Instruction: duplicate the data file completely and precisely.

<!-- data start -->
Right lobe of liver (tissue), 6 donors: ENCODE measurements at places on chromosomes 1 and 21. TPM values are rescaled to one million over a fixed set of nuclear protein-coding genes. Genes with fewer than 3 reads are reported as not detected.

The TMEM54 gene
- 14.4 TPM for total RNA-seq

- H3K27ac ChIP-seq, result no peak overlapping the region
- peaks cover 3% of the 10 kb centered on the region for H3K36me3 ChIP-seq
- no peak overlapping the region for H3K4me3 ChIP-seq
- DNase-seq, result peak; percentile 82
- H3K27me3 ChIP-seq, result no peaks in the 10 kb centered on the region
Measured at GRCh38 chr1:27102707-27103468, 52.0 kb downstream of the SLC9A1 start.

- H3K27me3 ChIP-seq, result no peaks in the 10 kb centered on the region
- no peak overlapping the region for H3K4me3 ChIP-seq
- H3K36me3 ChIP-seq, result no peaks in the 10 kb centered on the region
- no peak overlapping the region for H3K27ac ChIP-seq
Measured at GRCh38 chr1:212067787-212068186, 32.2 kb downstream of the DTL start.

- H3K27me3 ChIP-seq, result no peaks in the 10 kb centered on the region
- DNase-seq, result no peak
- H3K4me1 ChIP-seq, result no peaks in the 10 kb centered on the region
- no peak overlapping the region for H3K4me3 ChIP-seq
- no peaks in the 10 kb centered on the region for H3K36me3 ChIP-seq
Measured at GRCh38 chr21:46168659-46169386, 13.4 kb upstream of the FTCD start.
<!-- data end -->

Right lobe of liver (tissue), 6 donors: ENCODE measurements at places on chromosomes 1 and 21. TPM values are rescaled to one million over a fixed set of nuclear protein-coding genes. Genes with fewer than 3 reads are reported as not detected.

The TMEM54 gene
- 14.4 TPM for total RNA-seq

- H3K27ac ChIP-seq, result no peak overlapping the region
- peaks cover 3% of the 10 kb centered on the region for H3K36me3 ChIP-seq
- no peak overlapping the region for H3K4me3 ChIP-seq
- DNase-seq, result peak; percentile 82
- H3K27me3 ChIP-seq, result no peaks in the 10 kb centered on the region
Measured at GRCh38 chr1:27102707-27103468, 52.0 kb downstream of the SLC9A1 start.

- H3K27me3 ChIP-seq, result no peaks in the 10 kb centered on the region
- no peak overlapping the region for H3K4me3 ChIP-seq
- H3K36me3 ChIP-seq, result no peaks in the 10 kb centered on the region
- no peak overlapping the region for H3K27ac ChIP-seq
Measured at GRCh38 chr1:212067787-212068186, 32.2 kb downstream of the DTL start.

- H3K27me3 ChIP-seq, result no peaks in the 10 kb centered on the region
- DNase-seq, result no peak
- H3K4me1 ChIP-seq, result no peaks in the 10 kb centered on the region
- no peak overlapping the region for H3K4me3 ChIP-seq
- no peaks in the 10 kb centered on the region for H3K36me3 ChIP-seq
Measured at GRCh38 chr21:46168659-46169386, 13.4 kb upstream of the FTCD start.